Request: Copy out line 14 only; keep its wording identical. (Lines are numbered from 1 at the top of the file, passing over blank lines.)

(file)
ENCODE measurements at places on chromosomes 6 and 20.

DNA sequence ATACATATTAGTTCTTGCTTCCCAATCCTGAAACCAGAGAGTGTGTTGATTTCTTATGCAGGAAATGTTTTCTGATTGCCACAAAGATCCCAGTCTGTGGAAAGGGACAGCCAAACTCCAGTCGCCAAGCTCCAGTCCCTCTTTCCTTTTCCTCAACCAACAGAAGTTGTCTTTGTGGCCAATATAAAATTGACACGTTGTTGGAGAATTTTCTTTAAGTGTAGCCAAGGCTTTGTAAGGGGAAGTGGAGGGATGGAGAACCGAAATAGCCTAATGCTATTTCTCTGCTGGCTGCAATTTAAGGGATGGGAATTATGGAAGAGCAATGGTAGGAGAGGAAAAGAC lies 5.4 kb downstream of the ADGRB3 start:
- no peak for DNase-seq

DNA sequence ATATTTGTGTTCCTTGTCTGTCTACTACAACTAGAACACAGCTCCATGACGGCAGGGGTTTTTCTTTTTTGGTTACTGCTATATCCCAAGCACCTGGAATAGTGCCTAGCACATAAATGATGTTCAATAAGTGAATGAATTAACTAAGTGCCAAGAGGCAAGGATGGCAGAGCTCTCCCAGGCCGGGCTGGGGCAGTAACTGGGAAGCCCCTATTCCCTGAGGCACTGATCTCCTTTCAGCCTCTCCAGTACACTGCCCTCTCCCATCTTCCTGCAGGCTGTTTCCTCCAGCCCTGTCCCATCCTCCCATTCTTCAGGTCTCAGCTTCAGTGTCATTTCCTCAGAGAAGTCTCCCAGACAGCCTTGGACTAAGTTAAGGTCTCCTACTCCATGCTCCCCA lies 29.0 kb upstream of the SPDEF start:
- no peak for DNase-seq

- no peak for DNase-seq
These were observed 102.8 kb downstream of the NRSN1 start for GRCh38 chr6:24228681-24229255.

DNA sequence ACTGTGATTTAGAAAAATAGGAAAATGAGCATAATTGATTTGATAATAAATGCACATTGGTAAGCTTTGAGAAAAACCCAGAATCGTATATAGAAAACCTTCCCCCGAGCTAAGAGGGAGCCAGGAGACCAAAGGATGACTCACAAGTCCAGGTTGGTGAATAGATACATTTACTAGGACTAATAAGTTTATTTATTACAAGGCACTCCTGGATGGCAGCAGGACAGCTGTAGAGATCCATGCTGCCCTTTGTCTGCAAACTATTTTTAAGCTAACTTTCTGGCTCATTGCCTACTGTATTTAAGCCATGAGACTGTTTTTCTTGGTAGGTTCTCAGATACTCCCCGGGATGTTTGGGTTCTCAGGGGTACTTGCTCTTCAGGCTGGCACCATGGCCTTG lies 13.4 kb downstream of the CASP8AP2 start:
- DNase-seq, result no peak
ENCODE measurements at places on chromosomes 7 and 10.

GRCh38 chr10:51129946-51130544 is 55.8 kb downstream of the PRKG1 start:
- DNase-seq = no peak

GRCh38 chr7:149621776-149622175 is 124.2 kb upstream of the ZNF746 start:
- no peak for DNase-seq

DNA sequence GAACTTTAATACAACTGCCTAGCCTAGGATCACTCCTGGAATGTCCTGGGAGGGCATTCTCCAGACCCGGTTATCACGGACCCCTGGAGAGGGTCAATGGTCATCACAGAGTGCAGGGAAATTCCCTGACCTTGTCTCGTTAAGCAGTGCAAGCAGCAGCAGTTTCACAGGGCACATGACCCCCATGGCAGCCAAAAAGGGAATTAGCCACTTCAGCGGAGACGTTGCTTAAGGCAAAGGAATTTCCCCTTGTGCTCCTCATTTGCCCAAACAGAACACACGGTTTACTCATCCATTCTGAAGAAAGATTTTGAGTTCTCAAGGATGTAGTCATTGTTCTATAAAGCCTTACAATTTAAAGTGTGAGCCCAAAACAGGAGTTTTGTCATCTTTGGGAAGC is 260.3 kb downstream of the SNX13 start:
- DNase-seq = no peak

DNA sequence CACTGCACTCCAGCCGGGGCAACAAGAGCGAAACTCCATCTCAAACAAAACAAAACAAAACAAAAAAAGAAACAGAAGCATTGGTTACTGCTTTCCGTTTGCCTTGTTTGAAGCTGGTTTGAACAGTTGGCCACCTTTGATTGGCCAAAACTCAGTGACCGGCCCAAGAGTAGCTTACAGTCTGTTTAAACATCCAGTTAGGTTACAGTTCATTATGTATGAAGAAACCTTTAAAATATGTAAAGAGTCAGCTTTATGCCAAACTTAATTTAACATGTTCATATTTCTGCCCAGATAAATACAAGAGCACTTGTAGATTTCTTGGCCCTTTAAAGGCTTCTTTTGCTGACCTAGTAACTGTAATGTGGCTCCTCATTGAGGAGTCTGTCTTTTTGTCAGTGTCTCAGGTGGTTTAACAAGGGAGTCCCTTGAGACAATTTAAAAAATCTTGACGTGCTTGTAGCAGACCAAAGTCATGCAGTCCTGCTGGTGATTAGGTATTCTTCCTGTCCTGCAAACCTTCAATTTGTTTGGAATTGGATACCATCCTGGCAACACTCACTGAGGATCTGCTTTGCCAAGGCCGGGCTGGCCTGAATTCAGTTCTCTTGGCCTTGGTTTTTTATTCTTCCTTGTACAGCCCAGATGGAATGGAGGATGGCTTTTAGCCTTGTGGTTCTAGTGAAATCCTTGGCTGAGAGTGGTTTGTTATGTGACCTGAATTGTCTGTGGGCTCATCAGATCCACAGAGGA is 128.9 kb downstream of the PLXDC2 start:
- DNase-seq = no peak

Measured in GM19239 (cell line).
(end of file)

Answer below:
- no peak for DNase-seq